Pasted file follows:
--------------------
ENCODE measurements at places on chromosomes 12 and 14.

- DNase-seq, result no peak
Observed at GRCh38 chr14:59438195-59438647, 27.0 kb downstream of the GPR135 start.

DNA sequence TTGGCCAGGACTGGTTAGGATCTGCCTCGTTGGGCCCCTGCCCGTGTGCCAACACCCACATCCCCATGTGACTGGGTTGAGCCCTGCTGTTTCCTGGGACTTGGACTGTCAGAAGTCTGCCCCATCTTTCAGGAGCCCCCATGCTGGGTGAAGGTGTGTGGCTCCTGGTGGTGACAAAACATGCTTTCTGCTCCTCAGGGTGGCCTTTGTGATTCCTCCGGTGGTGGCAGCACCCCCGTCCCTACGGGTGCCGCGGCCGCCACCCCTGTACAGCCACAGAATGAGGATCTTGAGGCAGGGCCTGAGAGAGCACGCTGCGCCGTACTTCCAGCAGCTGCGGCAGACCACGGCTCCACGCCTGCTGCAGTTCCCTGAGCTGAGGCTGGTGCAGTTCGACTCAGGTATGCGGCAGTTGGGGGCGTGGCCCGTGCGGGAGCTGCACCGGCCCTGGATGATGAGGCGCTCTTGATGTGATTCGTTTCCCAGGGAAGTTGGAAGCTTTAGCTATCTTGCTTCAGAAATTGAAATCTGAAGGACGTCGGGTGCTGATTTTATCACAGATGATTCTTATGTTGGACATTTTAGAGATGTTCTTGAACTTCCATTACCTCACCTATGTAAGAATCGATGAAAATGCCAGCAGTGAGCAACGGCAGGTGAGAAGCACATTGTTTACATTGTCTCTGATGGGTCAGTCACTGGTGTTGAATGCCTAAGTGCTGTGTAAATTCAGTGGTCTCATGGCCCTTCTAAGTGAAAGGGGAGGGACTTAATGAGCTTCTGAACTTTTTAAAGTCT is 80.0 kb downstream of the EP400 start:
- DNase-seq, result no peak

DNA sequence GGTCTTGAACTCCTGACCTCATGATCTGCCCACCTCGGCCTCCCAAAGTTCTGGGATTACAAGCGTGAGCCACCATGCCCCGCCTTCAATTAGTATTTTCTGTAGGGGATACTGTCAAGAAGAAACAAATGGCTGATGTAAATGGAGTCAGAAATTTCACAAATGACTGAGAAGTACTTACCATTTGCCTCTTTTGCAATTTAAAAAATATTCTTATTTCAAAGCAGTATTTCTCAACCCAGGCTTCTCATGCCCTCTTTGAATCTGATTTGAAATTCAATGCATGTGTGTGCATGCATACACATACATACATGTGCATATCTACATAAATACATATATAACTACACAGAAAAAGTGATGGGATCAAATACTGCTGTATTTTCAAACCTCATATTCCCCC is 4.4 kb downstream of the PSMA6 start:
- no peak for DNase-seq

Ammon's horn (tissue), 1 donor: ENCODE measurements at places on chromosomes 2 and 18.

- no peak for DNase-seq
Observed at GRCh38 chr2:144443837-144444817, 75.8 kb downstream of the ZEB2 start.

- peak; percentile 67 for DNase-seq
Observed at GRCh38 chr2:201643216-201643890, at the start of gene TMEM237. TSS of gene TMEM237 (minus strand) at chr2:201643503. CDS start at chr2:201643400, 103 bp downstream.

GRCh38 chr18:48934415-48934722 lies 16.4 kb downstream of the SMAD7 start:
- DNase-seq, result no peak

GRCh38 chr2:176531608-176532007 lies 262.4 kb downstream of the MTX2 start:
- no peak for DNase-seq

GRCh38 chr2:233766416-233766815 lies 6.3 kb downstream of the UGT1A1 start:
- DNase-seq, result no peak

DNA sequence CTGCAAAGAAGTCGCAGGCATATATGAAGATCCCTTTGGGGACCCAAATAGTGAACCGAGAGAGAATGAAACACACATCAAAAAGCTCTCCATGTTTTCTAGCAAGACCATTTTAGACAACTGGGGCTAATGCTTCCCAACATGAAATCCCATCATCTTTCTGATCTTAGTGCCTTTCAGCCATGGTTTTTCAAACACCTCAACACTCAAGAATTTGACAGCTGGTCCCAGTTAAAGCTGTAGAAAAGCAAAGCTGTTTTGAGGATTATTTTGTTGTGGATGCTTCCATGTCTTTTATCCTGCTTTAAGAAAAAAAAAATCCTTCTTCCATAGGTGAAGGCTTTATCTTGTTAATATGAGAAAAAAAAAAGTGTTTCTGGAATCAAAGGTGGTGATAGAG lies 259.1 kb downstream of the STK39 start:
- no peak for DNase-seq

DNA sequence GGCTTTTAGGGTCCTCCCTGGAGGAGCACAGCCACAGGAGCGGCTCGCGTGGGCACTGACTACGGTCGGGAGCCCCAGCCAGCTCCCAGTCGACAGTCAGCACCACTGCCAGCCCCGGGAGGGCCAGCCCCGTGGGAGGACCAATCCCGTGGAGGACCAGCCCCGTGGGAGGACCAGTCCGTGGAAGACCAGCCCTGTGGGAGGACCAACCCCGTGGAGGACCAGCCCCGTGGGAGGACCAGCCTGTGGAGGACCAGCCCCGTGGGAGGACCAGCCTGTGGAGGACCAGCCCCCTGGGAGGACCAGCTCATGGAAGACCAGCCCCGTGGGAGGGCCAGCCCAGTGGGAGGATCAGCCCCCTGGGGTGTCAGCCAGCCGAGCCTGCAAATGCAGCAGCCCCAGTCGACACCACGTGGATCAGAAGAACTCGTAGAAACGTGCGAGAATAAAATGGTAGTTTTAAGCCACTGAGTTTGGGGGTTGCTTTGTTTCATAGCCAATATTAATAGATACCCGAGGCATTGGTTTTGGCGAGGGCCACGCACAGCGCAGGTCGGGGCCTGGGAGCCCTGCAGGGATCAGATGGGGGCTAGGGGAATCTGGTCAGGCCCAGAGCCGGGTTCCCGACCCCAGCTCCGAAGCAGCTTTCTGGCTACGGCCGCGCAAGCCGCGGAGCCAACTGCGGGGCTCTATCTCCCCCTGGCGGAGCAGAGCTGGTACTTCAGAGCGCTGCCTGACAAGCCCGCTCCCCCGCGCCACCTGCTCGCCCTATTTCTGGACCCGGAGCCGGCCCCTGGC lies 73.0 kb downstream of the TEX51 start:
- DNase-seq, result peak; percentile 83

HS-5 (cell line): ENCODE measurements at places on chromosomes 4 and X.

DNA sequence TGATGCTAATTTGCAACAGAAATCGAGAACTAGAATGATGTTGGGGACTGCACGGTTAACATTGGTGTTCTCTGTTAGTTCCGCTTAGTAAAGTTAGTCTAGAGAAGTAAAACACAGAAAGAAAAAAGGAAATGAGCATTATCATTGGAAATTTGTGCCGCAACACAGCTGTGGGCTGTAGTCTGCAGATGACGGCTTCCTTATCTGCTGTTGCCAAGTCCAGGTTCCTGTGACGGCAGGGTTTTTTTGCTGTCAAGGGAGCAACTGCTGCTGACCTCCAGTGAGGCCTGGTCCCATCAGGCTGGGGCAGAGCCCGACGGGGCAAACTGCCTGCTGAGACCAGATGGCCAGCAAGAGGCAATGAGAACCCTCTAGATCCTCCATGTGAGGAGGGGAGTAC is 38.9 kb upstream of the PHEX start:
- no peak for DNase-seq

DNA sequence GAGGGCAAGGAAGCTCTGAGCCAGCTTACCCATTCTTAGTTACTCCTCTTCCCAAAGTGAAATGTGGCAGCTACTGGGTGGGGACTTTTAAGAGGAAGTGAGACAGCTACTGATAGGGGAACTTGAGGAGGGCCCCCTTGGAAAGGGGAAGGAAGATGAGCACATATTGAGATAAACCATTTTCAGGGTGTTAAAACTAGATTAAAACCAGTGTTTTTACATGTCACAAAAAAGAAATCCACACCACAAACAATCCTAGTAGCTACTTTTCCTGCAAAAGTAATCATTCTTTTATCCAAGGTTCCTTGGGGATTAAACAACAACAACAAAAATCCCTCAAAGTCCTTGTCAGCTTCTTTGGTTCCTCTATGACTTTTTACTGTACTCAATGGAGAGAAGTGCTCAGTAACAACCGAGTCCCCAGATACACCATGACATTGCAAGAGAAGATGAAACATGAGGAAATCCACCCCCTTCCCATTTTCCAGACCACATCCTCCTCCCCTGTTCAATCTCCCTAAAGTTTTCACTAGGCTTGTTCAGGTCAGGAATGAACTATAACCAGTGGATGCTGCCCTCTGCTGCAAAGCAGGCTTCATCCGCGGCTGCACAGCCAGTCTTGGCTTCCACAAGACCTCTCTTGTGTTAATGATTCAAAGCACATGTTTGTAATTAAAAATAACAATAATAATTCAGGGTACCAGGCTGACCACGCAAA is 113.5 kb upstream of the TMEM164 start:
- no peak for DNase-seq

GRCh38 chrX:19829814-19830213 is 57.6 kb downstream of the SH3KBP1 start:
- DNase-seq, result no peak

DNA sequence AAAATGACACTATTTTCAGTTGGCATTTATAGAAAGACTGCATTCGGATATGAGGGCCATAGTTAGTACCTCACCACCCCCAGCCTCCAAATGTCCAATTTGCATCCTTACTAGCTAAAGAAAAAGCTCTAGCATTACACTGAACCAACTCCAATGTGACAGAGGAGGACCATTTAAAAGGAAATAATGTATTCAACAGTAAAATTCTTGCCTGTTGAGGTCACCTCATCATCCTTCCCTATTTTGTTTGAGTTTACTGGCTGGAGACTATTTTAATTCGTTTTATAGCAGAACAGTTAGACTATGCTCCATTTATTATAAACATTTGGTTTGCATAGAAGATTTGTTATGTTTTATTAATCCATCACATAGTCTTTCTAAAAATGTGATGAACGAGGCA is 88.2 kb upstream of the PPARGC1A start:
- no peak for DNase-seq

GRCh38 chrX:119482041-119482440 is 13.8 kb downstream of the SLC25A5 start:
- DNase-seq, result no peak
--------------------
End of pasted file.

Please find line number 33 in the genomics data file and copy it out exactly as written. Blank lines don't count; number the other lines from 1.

- DNase-seq, result no peak